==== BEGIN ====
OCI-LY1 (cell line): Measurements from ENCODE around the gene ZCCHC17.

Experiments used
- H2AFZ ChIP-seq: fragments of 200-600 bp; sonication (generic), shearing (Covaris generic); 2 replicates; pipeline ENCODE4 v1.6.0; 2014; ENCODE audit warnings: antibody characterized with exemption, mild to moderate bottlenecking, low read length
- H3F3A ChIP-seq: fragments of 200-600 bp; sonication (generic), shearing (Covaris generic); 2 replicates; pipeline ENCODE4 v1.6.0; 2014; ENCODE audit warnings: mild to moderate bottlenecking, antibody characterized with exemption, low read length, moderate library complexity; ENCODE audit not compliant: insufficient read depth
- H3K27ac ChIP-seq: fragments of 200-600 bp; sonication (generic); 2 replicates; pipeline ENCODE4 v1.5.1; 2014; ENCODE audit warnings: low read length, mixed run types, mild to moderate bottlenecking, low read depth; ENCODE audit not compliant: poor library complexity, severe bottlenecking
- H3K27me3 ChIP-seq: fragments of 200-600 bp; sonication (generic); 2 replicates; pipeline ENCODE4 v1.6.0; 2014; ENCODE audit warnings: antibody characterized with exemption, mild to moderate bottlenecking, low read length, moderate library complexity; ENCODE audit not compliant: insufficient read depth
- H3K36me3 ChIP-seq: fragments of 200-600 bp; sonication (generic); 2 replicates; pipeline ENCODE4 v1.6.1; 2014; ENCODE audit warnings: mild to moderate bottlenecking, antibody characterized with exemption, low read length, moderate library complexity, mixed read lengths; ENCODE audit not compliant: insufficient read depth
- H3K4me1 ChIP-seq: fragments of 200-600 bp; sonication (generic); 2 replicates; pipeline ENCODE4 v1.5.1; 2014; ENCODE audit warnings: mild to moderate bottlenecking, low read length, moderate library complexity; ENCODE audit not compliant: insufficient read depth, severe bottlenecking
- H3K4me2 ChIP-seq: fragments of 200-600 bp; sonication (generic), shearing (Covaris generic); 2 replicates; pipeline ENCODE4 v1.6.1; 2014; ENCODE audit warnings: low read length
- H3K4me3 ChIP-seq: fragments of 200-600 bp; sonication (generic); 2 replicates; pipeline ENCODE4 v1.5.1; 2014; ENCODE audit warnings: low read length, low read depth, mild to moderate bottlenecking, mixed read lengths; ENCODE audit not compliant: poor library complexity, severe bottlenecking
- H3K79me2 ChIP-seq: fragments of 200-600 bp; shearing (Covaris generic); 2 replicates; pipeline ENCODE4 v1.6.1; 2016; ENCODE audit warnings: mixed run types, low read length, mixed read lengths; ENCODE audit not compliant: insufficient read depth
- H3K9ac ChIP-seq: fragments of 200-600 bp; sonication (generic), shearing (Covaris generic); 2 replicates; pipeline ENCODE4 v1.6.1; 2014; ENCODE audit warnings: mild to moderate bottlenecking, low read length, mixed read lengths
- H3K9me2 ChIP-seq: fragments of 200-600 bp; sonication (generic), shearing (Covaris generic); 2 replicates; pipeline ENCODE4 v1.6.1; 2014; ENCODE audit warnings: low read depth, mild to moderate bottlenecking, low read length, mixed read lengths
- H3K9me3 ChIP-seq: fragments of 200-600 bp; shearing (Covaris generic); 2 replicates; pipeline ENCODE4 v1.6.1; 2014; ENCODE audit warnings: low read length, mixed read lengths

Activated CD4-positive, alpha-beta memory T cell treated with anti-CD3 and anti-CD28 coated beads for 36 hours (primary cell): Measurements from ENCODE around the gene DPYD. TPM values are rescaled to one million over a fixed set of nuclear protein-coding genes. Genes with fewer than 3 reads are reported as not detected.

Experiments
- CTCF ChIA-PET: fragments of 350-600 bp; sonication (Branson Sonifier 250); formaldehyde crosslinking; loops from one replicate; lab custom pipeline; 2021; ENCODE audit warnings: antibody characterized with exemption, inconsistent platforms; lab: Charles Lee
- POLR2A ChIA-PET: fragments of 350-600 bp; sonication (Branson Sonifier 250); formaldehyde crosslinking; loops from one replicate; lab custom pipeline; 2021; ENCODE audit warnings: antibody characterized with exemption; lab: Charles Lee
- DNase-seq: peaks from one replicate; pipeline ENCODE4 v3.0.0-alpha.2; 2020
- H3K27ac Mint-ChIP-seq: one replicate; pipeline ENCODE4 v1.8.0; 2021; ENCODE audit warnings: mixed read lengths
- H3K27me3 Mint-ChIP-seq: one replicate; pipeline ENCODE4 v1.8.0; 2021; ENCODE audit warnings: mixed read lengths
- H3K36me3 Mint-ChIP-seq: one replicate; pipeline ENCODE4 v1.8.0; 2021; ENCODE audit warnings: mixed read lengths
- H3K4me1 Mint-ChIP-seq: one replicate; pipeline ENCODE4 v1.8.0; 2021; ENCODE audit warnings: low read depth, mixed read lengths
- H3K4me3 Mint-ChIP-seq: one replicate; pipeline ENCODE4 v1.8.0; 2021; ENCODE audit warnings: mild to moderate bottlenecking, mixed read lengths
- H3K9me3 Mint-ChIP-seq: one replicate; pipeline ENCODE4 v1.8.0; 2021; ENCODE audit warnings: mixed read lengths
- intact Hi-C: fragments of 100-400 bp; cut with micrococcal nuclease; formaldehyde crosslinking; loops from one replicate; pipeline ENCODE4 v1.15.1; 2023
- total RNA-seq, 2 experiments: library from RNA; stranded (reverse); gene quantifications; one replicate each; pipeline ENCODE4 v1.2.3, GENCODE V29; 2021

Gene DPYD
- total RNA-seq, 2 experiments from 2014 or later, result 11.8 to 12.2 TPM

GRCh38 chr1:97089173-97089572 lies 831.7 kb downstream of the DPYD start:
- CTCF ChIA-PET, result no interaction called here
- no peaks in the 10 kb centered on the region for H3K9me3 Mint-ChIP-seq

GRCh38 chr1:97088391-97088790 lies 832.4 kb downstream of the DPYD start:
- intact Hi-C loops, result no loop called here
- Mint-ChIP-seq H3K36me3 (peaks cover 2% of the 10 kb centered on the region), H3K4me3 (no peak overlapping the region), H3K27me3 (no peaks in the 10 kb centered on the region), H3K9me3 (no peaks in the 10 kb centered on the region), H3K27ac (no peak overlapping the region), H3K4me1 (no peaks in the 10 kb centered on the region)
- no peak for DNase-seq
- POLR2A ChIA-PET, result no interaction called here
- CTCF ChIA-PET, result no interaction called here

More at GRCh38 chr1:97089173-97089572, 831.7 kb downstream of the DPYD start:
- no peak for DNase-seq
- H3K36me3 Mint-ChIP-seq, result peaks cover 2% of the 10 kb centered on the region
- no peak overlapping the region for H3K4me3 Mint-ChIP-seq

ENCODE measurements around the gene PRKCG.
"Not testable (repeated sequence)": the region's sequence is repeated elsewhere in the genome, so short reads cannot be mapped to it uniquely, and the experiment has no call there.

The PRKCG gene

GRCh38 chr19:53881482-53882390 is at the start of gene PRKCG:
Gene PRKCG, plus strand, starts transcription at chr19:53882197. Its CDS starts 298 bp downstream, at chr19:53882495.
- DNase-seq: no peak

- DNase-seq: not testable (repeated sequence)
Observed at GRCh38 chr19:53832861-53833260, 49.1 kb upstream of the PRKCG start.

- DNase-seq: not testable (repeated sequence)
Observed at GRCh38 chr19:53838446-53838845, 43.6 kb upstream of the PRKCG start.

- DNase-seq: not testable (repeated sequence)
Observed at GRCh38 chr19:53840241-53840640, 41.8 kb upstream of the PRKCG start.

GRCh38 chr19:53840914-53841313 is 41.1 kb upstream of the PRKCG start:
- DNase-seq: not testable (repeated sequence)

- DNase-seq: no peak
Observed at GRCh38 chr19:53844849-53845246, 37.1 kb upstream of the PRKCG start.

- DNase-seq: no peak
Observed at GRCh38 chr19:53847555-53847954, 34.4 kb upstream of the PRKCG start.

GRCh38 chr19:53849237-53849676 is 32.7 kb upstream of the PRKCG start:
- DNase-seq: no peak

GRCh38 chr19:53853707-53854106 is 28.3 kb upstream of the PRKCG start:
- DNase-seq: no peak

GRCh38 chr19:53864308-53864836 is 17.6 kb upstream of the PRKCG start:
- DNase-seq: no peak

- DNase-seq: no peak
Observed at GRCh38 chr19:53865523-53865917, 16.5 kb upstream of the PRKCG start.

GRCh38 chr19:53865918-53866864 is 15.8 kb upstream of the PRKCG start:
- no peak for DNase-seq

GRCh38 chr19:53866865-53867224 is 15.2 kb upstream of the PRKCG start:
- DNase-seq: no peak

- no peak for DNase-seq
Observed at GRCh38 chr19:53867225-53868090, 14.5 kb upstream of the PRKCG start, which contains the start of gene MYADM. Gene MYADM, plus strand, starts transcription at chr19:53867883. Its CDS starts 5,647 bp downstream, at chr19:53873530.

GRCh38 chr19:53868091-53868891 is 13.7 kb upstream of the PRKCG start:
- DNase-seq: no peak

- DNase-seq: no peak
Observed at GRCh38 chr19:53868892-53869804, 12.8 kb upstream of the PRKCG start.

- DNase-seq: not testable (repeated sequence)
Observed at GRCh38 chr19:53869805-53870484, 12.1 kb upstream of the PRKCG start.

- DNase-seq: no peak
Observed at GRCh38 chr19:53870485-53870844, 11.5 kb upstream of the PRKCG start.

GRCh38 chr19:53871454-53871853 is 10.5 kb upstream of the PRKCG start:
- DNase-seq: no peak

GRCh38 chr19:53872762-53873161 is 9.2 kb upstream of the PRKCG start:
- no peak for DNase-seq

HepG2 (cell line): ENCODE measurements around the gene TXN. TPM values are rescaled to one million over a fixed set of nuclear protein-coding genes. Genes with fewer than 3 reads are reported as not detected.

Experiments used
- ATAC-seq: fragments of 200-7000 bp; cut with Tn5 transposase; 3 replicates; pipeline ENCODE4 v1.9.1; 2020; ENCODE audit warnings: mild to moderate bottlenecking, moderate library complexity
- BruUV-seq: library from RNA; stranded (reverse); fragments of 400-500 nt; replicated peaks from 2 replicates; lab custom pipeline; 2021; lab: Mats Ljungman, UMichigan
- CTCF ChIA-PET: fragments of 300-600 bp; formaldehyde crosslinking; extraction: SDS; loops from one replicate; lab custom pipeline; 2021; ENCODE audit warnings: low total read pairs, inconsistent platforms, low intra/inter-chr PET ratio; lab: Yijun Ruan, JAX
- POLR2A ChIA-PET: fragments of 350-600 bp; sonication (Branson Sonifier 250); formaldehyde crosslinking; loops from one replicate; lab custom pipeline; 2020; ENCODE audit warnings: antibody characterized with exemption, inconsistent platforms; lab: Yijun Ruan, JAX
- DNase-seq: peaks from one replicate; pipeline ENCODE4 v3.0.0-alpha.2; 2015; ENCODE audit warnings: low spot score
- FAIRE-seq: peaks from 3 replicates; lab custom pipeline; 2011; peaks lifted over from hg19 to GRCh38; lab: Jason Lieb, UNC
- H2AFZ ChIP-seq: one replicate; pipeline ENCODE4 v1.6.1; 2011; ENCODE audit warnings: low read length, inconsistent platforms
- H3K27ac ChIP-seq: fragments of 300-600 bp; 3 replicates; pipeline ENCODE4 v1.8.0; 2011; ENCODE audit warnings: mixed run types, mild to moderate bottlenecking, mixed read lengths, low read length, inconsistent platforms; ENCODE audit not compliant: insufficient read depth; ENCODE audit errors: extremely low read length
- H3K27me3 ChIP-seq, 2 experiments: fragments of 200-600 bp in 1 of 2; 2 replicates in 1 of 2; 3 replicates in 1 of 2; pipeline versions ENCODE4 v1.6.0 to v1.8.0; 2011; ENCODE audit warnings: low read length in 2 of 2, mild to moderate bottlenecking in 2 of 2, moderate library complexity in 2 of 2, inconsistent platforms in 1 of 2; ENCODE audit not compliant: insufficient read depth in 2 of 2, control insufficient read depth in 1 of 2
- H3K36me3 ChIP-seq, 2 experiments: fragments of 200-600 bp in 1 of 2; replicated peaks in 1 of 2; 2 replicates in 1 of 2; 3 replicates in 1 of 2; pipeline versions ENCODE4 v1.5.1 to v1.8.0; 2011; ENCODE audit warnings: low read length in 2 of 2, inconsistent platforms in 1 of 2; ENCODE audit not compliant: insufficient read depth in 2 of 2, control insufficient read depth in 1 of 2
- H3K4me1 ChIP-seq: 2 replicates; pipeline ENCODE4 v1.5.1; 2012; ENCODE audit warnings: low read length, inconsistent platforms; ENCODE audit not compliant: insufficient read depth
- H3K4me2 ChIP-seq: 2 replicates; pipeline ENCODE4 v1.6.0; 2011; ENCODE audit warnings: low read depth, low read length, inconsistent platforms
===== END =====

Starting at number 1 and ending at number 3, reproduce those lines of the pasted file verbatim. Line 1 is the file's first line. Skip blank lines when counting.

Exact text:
OCI-LY1 (cell line): Measurements from ENCODE around the gene ZCCHC17.

Experiments used
- H2AFZ ChIP-seq: fragments of 200-600 bp; sonication (generic), shearing (Covaris generic); 2 replicates; pipeline ENCODE4 v1.6.0; 2014; ENCODE audit warnings: antibody characterized with exemption, mild to moderate bottlenecking, low read length